!!! Before reading the post, I'm not talking about Dots and Boxes, but Dots (a paper-based game).

I've been playing the game for some time and to become better at it, I started to search for different strategies for the game, but as this game is not so fame/popular there is only one (wikipedia) article to it. Can you share some different experience you've had with the game? Eventually how would you place more and more dots?

This game is pretty similar to go, the only difference is, that you don't have living points (I guess they're called breathing points?), but the only thing that counts is to circle the enemy. You start in a position where in 2x2 dots the opposite corners are of one player, and the other two dots are from the other.

Can I just assign Go-strategies here? Because it looks like I can't use them.

PS. Add 'dots', 'paper-based' tags for the forum, if possible. (Or if this forum is strictly for board games, are paper-based games board-games?)

  • 1
    No; because the "liberties" rule is very different. In Go there are can be instances of living groups wholly inside of another living group, and one must explicitly form eyes for all groups. In Dots wholly contained groups are captured, and groups are automatically live if they touch the boundary anywhere. Commented Aug 6, 2019 at 18:43

1 Answer 1


Since the main rule of breathing is different, the players need to achieve completely different goals: In go a group can breath within another group, and the chips may get removed by being killed, while in dots a dot stays forever in game. Both games have the main goal to have the highest possible area, in where some strategies may be similar, but mostly your main goal in dots is to surround enemies dots/area and avoid having your own surrounded. Some of strategies that can be used, are:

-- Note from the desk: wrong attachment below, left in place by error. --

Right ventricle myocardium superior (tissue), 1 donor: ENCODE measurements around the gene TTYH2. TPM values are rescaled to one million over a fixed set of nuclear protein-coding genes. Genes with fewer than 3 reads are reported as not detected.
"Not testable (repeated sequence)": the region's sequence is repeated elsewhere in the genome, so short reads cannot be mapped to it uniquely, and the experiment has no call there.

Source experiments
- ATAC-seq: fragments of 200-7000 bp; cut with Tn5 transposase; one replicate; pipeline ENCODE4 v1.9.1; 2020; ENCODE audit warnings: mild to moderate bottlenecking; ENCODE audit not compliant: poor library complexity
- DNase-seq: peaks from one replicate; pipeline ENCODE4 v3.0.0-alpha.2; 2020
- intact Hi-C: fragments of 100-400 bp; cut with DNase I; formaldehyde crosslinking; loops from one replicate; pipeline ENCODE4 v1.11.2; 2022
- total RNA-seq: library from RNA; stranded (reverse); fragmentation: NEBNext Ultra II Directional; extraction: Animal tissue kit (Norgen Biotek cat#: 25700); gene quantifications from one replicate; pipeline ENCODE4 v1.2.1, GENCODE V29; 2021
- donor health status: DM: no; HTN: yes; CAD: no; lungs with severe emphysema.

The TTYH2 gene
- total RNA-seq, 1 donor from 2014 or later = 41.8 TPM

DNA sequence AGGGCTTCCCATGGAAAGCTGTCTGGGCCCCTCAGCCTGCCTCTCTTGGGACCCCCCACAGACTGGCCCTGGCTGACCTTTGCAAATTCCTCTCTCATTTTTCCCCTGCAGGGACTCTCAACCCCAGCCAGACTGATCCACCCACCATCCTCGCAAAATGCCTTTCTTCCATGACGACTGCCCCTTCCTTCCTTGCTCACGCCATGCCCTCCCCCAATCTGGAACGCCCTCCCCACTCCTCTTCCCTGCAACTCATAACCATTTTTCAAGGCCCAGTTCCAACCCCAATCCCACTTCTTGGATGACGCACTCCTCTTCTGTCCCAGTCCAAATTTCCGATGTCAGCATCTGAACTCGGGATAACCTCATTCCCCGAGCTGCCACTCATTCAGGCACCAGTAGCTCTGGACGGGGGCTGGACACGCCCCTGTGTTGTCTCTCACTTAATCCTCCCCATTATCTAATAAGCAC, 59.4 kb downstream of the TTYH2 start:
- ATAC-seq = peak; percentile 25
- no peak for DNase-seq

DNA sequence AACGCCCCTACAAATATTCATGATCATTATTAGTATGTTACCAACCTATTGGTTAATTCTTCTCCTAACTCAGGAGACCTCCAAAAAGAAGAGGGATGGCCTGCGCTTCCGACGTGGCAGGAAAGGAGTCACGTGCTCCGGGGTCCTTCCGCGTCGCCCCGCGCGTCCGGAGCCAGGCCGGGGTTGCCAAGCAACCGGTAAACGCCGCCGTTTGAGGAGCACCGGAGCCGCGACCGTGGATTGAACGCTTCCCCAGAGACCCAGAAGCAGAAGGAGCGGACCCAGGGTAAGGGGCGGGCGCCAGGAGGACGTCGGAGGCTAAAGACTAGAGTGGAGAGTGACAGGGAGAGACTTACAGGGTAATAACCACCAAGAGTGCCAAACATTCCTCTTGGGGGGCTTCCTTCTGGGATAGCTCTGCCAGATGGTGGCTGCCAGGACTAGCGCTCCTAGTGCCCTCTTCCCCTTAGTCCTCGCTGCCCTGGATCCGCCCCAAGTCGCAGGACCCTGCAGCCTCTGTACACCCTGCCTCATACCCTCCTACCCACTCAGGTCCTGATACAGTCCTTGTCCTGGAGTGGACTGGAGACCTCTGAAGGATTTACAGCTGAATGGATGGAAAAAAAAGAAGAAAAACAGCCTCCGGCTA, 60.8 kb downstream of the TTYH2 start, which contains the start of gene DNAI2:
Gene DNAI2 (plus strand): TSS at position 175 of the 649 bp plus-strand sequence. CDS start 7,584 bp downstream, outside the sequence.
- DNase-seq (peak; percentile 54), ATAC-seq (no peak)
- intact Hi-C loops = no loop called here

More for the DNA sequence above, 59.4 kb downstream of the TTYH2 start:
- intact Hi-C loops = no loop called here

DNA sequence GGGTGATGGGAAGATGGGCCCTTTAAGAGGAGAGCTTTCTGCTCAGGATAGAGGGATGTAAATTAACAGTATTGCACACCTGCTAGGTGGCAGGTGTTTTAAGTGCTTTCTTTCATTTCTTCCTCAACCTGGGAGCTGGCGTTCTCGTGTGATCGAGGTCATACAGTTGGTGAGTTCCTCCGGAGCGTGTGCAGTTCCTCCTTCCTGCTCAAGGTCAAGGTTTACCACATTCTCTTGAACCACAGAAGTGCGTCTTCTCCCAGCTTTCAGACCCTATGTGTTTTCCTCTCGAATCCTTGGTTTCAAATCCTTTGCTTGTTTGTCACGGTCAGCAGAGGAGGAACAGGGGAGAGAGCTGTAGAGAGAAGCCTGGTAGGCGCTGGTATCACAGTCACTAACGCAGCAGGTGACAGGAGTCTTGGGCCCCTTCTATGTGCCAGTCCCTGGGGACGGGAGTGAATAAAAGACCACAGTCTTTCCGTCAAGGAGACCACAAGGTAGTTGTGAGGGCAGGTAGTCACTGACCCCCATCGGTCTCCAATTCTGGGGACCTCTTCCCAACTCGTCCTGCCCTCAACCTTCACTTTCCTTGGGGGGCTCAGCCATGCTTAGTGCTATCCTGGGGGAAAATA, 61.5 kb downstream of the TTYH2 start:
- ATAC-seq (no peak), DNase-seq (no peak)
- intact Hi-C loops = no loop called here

Strategy #1: Keeping one dot free space

If the opponent is being surrounded and prefers to build walls, you will be able to catch him by building the perimeter with one dot empty space between every new dot, this helps surrounding faster and is more effective then just trying to catch at the same speed. However you still need to fill every dot you avoid at first to continue surrounding. (x and o are different colors)

x x x x x ...   -> x x x x x
ooooooooooo ... -> ooooooooox (Redirection of o’s)

Strategy #2: Know when you need o give up area

When your enemy has succeeded by occupying one of your zones, you need to know if you can fight for it, or can’t. There are not real parameters you can search for, as it’s very position-depended, but you can look at:

  • Size of your area
  • Shape
  • How much is occupied. (and how is it occupied? Keeping free dots? Any way to break through?)

Strategy #3: Building areas on top of areas

If you have a large area, you can build more small areas onto your large area as in example of green below

Dots game, me and my father who played green

Green simply have an area and build all other areas using some of the dots of the main area.

  • For # 1; what is preventing the o's to push through the gaps that you leave behind?
    – Taemyr
    Commented Aug 12, 2019 at 17:40
  • @Taemyr: If you place an o in the gap, x will place one above, in the end, x will do that anyway, but still. You may think that the o's may take one or two x's under their control, but it won't be the case: There are some combinations for x to have good.
    – Someone
    Commented Aug 12, 2019 at 19:03
  • 1
    Is it? You get .x.//xox//ooo - Next .xo//xox//ooo Threathening the x on the right. If this is saved, you get oxo//xoxx//ooo threathening both the x on the left and the one on top. (Of course it gets more interesting if x does not try to prevent this single intersection loss in the first place)
    – Taemyr
    Commented Aug 12, 2019 at 20:54

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